IT security pros must increase risk appetite

The tech team will need to overcome their risk-averse mindsets and work closely with other departments such as legal and human resource in order to implement mobile device management smoothly and support business needs.

SINGAPORE--IT security professionals will need to be more open to risks with regard to mobile device management in order to support, and not hinder, business needs. It will need close cooperation with other departments such as legal and human resource to fulfill its role though, one Gartner analyst says.

Christian Byrnes, managing vice president at Gartner, said during an information security conference here on Friday that IT security employees tend to fear risk and would over-react when it comes to managing the bring-your-own-device trend within the organization.

The worst-case scenario for risk-adverse professionals would be for them to create security policies that stop employees from carrying out their job duties, Byrnes elaborated. For example, IT would try to impose rigid security rules that makes accessing company data via workers' mobile devices more difficult, and these situations occur because the IT team lacks knowledge of the risks  involved and how to protect corporate data on mobile devices, he said.

However, businesses by nature "strive on risk" for growth and IT security professionals will need to change their mindsets in order to make a positive impact, he urged.

Finding middle ground
The Gartner analyst highlighted two factors IT security teams will need to determine in order to successfully implement mobile device management (MDM): they need to know whether the corporate data can reside offline on users' devices, and how much security is needed to safeguard the information on these devices.

Explaining, Byrnes said in the case where data can only be accessed online and require low security but cannot be stored on users' devices, the IT team can provision access by using simple Web portals or filter-sensitive tools. For higher security requirements, they can set up secure portals accessed via software from vendors such as Citrix, or use SSL (secure sockets layer) for authentication and ensure protection on the device is up-to-date, he said.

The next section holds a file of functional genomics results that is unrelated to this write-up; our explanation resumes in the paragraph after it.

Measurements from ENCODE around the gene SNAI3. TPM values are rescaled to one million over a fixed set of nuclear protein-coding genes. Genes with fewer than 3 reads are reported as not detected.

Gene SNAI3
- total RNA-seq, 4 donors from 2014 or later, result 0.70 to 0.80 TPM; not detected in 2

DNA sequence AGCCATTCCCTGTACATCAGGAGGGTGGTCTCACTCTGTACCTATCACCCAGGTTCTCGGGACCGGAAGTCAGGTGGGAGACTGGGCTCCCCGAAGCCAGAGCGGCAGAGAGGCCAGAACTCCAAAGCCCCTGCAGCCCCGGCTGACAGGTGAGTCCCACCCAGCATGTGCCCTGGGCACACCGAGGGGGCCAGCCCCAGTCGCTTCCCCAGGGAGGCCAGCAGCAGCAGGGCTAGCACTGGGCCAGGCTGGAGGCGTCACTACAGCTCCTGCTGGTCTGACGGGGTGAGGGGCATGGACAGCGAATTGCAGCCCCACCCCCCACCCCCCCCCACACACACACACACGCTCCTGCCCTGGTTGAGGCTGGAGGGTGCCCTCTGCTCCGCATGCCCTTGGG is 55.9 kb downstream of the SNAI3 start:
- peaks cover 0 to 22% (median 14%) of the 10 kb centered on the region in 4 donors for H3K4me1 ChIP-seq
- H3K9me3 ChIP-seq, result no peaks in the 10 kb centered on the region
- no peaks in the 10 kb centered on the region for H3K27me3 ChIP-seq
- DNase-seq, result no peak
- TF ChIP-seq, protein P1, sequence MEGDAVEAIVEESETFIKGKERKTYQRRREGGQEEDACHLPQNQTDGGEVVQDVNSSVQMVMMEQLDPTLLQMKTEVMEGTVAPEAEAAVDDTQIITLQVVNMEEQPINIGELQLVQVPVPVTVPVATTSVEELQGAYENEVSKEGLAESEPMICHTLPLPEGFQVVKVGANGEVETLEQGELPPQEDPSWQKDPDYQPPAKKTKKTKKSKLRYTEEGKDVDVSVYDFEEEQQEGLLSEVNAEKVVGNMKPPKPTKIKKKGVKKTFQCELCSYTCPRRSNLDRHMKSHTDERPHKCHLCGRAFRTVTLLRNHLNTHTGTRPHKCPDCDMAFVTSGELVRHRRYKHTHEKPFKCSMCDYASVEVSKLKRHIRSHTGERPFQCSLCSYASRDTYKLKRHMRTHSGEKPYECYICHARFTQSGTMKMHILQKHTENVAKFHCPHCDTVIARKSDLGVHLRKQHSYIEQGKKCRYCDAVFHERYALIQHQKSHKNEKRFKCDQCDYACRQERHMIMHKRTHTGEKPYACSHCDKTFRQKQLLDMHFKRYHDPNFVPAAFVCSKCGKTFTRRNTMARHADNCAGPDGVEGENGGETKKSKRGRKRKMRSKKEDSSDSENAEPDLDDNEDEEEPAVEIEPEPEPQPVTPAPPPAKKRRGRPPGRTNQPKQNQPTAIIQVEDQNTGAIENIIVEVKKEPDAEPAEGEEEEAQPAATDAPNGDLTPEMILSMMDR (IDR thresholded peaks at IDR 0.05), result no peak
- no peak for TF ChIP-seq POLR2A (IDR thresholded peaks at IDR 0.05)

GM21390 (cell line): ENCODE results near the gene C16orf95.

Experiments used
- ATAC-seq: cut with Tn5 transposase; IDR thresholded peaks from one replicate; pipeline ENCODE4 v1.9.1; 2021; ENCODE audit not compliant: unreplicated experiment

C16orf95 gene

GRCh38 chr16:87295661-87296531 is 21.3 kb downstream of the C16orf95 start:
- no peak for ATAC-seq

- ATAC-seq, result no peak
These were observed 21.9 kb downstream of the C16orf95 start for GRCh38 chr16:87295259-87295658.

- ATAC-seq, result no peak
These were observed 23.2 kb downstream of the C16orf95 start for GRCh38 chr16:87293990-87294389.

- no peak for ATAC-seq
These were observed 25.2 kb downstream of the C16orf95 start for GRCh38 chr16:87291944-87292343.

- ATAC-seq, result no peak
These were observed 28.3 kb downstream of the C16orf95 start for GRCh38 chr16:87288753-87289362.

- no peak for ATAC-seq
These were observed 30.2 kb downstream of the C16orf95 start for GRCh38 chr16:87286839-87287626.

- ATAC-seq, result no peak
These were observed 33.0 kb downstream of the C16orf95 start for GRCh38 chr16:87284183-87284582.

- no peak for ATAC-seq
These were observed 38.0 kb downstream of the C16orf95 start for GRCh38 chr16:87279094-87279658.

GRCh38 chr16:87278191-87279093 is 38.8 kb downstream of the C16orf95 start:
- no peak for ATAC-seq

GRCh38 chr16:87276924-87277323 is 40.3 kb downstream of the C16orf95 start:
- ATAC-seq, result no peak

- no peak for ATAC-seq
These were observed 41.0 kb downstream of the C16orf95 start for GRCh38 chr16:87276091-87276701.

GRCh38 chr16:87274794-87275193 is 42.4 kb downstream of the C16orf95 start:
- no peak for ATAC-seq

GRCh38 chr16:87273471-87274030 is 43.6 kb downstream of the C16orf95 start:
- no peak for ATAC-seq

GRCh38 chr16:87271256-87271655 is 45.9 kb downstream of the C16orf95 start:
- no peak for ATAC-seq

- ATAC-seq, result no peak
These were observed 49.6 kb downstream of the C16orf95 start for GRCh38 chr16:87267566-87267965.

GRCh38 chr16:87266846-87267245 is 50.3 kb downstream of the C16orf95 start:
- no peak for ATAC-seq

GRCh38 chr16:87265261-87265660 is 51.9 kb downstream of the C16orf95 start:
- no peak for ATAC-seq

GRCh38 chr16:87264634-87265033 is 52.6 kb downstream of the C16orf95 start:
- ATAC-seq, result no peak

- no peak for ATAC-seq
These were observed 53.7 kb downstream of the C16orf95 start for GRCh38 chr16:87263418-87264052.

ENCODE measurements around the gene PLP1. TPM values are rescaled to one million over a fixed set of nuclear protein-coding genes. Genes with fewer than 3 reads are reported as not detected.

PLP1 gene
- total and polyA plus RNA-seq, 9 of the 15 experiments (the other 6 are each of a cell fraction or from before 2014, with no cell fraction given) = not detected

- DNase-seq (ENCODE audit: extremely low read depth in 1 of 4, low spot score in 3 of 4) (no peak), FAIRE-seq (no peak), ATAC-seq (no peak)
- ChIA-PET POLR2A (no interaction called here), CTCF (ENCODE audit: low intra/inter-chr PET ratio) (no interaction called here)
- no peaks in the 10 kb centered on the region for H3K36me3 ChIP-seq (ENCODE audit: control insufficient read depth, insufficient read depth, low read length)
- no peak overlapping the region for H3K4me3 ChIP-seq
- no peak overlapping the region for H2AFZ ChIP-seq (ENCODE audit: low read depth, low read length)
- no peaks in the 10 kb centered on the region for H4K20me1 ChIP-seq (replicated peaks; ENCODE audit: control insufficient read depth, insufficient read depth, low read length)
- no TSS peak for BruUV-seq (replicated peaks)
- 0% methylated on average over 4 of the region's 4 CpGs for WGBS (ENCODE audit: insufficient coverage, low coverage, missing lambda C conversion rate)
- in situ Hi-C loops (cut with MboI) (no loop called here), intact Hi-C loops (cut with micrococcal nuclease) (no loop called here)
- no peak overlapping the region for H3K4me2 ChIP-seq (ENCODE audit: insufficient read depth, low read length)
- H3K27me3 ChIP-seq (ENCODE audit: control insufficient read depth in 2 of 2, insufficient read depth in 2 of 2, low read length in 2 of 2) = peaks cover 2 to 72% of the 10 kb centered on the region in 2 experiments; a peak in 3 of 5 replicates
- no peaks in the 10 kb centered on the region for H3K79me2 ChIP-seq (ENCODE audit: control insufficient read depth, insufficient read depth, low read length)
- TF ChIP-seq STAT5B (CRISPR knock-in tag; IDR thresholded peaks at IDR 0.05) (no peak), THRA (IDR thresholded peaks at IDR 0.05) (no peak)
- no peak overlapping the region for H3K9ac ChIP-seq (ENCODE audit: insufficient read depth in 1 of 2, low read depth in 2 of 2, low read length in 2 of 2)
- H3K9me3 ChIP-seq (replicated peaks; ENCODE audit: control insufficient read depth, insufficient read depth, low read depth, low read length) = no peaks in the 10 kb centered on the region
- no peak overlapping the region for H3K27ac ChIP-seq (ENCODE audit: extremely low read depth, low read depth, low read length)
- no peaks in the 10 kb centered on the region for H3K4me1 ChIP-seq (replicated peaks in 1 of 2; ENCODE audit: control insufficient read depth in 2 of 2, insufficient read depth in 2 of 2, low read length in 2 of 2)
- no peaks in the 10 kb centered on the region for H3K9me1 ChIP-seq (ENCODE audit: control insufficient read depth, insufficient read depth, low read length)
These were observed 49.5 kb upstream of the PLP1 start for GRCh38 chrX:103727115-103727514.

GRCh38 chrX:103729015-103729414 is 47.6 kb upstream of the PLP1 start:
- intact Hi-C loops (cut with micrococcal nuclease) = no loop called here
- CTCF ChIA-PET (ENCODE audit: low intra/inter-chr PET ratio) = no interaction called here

For data that can be stored on mobile devices and require only low security measures, certificate control and other basic MDM security policies are recommended, he said. Other more secure tools include implementing digital signatures for specific services according to business users, he noted.

Implementing these safety measures is just one aspect of making sure MDM supports the business needs though, and security professionals will need to work closely with other departments to achieve its MDM goals.

For instance, he noted the legal department will have to be roped in to help craft security policies and ensure these meet the compliance requirements set by the government, industry, business partners, contractors, supply chain partners, and customers.

The human resource (HR) department is another important alliance for the IT security team.

Byrnes recounted a case in which one IT staff was blamed by a C-level executive after the latter's data stored on his mobile device was accidentally wiped off, with the latter threatening to fire the former. The HR department had to step in and remind the high-ranking executive that he had signed a policy requiring him to back up his data anyway, which helped prevent the IT professional from losing his job, he said.

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